Election Fundraising Poses Free Speech and Corruption Questions
Feb 8, 2012
By Kristen Friend, staff writer – February 8, 2012
The last few presidential races have been marked by tremendous increases in fundraising and spending. President Obama raised $745 million in 2008, twice what former president Bush raised in 2004 and more than four times what the Bush campaign raised in 2000.  With the primary season just over a month old, 2012 is shaping up to be no different. Both President Obama and his eventual Republican rival are poised to raise more than $1 billion, making 2012 the first multi-billion dollar campaign in history. 
After the Supreme Court’s decision in Citizens United, which lifted spending limits on corporations in elections, speculation ran rampant about how the decision would affect elections moving forward. Supporters of the decision argued that allowing corporations to give unlimited amounts to political action committees represented a real victory for free speech, while opponents worried that the unfettered spending would irreparably corrupt politics and elections.
Early indicators show that, for good or for bad, money will play a huge role in the 2012 election. They also show that large amounts of money, easily and quickly raised by a few wealthy donors or corporations, can have an influence on election results. A last minute infusion of money by the pro-Newt Gingrich super-PAC Winning Our Future helped him close the gap in South Carolina and defeat Mitt Romney.  Not to be outdone, groups supporting the Romney campaign spent more than $15 million in Florida, airing a deluge of negative ads.  The amount spent on behalf of Mitt Romney in the single state of Florida is more than presidential candidate John McCain spent during the entire primary season in 2008.
Political movements like Occupy Wall Street and public officials, including President Obama, are helping to keep the issue of money in politics at the forefront. Comedian Stephen Colbert has used his television show to mock the laws governing super-PACs mercilessly, exposing the ease with which candidates can collaborate with corporate donors. In his recent State of the Union address, President Obama called for an end to the “…corrosive influence of money in politics,”  although he stopped far short of asking for action to change the fundamental workings of campaign financing.
Since the State of the Union, Congress has acted on insider trading rules. The Senate has already passed a bill preventing members of the executive branch, Congress and their staff from making trades based on their knowledge of non-public information. The STOCK Act (Stop Trading on Congressional Knowledge) has more than 270 co-sponsors in the House and will likely pass.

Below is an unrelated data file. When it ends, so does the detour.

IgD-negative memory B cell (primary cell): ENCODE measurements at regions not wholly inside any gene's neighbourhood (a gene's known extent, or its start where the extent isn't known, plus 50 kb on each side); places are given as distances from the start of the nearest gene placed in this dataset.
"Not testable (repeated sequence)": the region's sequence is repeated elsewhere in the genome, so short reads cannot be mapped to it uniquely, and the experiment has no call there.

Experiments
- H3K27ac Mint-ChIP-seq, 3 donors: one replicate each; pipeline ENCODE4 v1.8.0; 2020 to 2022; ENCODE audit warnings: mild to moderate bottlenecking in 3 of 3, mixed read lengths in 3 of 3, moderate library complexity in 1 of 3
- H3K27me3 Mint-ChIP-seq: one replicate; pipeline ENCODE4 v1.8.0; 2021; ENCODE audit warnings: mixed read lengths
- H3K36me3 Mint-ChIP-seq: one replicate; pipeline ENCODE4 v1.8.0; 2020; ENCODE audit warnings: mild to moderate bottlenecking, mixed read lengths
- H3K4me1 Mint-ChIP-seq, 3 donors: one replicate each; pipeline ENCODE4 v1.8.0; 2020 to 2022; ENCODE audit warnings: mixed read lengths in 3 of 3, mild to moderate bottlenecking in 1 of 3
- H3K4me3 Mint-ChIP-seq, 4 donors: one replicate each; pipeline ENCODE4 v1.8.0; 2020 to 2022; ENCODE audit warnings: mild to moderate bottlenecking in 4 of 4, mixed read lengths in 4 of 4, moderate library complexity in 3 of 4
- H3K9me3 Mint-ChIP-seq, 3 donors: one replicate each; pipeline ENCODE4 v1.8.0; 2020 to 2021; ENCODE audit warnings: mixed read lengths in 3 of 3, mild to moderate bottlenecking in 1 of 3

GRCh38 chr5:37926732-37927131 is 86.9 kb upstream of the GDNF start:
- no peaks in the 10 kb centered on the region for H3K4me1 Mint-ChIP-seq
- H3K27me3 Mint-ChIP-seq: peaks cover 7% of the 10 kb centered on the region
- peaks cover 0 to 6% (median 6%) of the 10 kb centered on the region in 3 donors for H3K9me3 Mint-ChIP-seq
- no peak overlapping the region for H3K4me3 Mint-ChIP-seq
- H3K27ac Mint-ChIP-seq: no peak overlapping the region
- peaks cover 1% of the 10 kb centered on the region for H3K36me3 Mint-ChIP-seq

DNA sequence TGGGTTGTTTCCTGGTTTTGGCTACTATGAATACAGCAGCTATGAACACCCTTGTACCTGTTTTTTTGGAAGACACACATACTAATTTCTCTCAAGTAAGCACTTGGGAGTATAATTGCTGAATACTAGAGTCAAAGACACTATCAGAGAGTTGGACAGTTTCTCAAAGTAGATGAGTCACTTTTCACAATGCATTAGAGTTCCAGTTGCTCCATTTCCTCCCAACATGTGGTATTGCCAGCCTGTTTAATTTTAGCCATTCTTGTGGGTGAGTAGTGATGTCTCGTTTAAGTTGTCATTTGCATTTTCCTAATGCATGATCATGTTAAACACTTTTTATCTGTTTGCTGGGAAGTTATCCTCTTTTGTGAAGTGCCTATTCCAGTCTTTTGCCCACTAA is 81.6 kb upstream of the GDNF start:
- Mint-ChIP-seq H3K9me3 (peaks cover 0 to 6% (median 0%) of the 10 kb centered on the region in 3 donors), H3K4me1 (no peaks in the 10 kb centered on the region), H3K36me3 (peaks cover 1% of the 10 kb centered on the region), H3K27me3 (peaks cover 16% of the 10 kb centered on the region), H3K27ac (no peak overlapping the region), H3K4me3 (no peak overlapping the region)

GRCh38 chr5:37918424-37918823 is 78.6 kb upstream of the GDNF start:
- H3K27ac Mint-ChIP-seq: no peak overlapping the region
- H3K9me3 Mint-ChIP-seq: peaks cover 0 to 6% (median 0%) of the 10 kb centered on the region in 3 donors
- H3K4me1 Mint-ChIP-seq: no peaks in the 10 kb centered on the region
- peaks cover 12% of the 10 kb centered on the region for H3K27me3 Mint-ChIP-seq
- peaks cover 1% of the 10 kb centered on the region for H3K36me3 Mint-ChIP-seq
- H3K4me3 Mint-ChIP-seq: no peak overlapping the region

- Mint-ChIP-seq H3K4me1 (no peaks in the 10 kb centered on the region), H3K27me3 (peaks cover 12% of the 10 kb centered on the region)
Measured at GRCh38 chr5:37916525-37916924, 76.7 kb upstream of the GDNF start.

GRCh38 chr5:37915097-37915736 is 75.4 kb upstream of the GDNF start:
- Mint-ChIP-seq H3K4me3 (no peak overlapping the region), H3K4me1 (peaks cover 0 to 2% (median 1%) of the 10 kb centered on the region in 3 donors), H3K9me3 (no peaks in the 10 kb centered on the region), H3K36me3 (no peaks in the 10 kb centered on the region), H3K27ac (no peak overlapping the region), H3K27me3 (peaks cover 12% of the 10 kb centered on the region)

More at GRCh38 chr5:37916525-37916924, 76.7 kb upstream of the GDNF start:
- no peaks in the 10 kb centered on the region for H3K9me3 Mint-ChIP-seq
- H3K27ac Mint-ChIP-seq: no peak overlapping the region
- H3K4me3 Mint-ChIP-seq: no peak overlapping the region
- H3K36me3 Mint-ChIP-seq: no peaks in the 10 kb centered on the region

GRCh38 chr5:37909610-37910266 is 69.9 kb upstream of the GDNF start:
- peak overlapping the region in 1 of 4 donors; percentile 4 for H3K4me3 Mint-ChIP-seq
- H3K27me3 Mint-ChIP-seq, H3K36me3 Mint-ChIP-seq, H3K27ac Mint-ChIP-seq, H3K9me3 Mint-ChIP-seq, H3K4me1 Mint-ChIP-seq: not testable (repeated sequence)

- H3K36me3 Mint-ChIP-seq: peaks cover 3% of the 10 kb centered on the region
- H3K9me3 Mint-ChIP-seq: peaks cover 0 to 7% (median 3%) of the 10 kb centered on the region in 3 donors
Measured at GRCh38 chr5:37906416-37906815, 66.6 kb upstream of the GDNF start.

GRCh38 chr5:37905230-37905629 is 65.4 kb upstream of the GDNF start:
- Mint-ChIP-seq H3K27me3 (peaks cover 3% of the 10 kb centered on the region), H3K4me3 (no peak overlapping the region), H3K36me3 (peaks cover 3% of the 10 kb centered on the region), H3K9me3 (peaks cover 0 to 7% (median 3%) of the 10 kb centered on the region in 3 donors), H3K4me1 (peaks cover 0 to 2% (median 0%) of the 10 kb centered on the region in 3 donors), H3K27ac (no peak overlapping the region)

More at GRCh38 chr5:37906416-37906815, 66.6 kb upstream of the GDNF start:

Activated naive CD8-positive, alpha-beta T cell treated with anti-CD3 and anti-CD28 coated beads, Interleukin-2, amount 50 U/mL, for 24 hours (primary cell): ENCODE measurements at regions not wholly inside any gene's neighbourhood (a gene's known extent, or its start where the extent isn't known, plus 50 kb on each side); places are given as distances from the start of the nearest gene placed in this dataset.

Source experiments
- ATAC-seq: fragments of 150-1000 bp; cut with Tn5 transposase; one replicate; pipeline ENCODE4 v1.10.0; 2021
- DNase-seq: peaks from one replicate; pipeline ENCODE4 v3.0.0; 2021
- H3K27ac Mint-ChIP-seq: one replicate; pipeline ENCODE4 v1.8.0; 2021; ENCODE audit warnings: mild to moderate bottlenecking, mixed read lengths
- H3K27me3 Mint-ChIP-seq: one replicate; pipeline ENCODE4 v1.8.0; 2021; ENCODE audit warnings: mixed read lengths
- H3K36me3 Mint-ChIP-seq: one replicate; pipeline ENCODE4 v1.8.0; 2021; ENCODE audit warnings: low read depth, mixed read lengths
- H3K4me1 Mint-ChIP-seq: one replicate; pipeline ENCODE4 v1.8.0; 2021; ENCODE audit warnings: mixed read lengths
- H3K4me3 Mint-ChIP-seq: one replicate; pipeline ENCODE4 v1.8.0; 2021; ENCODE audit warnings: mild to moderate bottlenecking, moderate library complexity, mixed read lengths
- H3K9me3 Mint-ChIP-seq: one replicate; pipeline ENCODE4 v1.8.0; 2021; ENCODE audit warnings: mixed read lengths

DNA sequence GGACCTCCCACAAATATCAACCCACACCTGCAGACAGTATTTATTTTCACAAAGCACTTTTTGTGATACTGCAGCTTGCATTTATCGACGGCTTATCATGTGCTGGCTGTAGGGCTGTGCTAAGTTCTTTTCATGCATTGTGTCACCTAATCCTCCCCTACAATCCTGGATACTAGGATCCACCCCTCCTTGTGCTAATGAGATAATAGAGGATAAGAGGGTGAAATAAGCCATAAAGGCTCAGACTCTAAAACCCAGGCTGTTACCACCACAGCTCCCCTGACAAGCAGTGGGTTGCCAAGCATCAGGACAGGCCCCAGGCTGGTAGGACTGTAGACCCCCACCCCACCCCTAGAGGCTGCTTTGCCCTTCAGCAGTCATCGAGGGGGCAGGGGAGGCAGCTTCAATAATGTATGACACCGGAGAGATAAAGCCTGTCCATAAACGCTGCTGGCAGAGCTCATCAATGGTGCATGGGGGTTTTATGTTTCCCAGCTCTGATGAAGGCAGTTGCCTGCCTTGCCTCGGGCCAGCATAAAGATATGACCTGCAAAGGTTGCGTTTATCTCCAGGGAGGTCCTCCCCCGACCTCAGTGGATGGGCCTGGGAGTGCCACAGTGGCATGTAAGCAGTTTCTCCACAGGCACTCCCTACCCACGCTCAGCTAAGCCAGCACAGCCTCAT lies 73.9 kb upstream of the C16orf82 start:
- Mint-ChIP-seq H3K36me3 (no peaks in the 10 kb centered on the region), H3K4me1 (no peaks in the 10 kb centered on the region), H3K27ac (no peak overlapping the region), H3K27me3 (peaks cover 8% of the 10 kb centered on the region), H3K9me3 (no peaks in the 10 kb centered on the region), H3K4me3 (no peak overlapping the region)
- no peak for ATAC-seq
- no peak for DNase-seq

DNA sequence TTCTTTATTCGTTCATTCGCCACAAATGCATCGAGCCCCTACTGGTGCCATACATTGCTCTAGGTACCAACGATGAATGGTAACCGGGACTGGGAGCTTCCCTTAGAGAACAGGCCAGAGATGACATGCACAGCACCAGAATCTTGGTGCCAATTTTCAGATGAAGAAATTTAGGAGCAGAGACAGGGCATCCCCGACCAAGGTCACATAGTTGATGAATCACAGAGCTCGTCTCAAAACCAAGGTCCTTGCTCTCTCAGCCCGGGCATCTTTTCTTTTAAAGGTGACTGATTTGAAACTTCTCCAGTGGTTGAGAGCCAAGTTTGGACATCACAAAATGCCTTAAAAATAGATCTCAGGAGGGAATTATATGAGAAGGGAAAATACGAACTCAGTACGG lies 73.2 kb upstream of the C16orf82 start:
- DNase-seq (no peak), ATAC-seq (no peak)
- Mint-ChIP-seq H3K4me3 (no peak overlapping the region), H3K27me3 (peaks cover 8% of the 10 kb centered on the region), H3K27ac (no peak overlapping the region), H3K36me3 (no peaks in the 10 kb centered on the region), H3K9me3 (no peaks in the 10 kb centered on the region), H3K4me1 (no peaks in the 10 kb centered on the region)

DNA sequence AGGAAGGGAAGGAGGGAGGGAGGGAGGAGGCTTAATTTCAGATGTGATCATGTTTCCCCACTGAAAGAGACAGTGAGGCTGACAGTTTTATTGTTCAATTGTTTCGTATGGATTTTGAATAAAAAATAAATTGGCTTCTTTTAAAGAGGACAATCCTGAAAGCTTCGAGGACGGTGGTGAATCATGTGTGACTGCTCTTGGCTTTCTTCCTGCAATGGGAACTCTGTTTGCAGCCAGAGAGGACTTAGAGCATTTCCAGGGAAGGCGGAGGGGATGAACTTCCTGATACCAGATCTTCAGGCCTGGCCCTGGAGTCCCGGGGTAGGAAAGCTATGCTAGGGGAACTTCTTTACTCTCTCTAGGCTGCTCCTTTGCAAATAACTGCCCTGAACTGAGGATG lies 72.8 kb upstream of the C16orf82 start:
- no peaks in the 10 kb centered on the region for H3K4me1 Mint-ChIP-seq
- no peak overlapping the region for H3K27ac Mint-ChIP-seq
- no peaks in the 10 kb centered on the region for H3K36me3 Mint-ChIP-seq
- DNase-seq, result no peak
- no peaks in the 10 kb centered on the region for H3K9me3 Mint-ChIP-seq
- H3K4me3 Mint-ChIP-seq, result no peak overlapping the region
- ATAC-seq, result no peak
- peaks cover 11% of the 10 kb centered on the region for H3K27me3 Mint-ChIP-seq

While these measures have predictable public support and will likely be good for the democratic process, they miss the mark on big money influence. Other bills receiving far less attention are quixotically attempting to take real action on the issue. In the Senate, S.J. Res.29 is a joint resolution proposing a constitutional amendment that would allow Congress to regulate the raising and spending of money in elections.  The bill is sponsored by Senator Tom Udall (D-NM) and 22 co-sponsors. In the House, H.J. Res.78, proposed by Representative Donna Edwards (D-MD4), also proposes a constitutional amendment to address the Citizens United ruling.  Given the high hurdle for passage of a constitutional amendment, two-thirds of Congress and three-quarters of the states, and the opposition to such measures by Republicans, neither resolution is likely to even come up for debate.
Attempts at tackling campaign finance reform must do so by addressing one or more underlying constitutional issues. The first is that money spent in political contests to influence elections is tantamount to speech. The second, and the most widely attacked, is that corporations are people, subject to the protections extended to natural citizens under the First and Fourteenth Amendments.
In constitutional terms, the argument that money equals speech is relatively young. After the 1972 presidential election and the ensuing Watergate scandal, Congress amended the Federal Election Campaign Act of 1971 to enact strict campaign finance reform. According to Fred Wertheimer, a former attorney for Common Cause, before the enactment of disclosure requirements, “Contributors were literally flying into Washington with satchels of cash.”  President Nixon secretly raised millions of illegal dollars from corporations, the details of which came out during the Watergate hearings. The 1974 amendments limited donations to political candidates, limited personal expenditures by candidates, placed a $1000 cap on independent expenditures, required disclosure of political contributions and established public financing of presidential elections. 
The law was overturned in part in the Supreme Court’s 1976 decision in Buckley v. Valeo, a case that set the precedent for treating money as protected speech. The decision contained two important conclusions. First, the Court held that limits on donations made directly to political candidates were constitutional. Such limits protected the “…integrity of our system of representative democracy” by limiting corruptive practices.  However, the Court also found that limits on independent expenditures, personal expenditures by candidates and total campaign expenditures violated the First amendment.  The reasoning was that money, in the form of political donations, could be seen as a form of expression and that the quantity of an expression cannot be limited. The conclusion that independent expenditures were protected speech also rests on the assumption that donations not made directly to candidates do not have a corruptive influence.